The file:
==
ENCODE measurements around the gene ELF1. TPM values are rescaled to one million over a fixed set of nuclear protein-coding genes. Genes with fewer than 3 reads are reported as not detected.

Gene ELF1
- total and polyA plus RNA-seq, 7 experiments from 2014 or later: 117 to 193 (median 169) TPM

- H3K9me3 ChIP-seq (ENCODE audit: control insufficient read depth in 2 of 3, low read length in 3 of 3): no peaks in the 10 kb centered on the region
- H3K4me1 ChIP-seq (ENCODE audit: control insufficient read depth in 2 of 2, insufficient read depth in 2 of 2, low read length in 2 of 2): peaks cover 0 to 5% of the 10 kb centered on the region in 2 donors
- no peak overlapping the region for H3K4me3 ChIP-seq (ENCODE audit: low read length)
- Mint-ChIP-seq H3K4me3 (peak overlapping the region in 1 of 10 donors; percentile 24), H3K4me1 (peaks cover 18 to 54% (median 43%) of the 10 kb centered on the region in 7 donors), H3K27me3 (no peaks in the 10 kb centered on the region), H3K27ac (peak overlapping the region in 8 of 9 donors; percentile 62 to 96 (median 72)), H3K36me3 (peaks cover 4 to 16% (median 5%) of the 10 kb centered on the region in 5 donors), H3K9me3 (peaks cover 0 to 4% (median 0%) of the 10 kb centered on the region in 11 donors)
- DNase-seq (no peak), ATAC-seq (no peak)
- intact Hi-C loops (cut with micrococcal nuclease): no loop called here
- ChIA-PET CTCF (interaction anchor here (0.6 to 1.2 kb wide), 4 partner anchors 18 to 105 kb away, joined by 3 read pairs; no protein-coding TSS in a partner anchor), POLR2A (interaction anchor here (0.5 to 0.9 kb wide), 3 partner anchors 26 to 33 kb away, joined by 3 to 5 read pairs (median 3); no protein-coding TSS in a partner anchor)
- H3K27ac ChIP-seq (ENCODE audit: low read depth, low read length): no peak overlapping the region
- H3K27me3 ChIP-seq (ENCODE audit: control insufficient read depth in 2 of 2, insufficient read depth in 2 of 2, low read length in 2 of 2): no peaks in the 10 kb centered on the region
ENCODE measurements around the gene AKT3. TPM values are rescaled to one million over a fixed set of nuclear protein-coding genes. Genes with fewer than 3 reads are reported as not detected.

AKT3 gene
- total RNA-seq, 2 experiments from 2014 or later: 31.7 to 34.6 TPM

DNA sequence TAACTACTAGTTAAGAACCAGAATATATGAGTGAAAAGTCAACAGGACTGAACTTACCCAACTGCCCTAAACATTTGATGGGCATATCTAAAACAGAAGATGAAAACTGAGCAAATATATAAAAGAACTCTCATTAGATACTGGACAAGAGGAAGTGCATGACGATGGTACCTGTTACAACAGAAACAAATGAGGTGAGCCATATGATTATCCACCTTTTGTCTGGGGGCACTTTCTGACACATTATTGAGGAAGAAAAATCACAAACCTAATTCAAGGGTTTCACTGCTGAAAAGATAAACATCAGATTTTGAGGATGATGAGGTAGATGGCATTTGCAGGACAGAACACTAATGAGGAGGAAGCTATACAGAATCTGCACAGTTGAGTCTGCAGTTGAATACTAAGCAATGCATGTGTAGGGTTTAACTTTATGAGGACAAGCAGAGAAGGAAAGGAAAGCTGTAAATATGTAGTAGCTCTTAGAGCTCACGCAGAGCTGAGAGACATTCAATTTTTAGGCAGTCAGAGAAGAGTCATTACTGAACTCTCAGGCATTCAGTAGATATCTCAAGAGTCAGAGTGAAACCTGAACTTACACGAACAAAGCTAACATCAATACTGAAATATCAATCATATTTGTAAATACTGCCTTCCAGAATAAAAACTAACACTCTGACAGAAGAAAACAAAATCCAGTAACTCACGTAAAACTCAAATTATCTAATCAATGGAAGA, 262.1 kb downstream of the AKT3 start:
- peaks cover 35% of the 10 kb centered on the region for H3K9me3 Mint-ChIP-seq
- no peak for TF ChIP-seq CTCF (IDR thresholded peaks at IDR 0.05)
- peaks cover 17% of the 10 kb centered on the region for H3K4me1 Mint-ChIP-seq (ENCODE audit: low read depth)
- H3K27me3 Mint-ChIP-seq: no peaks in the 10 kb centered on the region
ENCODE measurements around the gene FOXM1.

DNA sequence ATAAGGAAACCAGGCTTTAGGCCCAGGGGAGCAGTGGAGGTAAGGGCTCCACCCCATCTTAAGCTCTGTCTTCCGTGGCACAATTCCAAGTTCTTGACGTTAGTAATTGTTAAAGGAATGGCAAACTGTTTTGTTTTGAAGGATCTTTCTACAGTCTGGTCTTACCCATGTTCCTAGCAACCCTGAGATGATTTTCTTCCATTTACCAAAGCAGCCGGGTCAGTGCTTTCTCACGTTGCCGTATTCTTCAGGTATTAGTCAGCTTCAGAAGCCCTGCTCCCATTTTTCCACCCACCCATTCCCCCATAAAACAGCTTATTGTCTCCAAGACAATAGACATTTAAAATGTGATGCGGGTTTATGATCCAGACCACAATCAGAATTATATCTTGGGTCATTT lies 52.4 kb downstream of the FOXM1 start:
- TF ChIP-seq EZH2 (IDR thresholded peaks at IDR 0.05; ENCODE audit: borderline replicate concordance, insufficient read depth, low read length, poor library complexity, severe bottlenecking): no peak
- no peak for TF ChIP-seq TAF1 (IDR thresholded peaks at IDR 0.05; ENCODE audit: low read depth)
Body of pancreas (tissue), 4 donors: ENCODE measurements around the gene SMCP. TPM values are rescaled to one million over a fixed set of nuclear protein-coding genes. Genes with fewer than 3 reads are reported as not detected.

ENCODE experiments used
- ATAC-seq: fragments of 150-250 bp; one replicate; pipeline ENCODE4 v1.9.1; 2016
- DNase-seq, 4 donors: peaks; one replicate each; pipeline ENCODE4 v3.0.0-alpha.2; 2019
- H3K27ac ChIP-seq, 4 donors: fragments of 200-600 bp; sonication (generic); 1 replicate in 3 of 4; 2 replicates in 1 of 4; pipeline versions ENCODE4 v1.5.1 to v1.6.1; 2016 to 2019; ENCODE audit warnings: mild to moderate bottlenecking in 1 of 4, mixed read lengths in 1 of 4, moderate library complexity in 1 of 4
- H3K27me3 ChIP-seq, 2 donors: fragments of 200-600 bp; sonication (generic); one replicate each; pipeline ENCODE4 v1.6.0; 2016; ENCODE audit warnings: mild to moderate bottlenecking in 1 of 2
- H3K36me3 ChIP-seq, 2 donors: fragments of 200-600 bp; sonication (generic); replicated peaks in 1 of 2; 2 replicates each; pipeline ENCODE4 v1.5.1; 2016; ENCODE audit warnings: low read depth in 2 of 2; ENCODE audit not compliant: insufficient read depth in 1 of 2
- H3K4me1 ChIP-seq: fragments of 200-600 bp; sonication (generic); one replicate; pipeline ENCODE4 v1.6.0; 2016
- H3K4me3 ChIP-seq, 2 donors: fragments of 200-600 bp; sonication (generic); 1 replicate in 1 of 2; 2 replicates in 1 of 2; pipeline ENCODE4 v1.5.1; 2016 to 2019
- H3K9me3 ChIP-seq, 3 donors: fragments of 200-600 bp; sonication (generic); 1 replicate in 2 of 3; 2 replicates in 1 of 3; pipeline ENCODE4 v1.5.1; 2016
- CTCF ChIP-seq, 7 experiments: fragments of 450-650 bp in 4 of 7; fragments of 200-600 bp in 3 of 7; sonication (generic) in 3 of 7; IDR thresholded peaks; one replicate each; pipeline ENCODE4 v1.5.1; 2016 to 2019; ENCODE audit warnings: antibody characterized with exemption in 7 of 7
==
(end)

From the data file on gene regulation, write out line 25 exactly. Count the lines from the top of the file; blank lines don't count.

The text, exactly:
Body of pancreas (tissue), 4 donors: ENCODE measurements around the gene SMCP. TPM values are rescaled to one million over a fixed set of nuclear protein-coding genes. Genes with fewer than 3 reads are reported as not detected.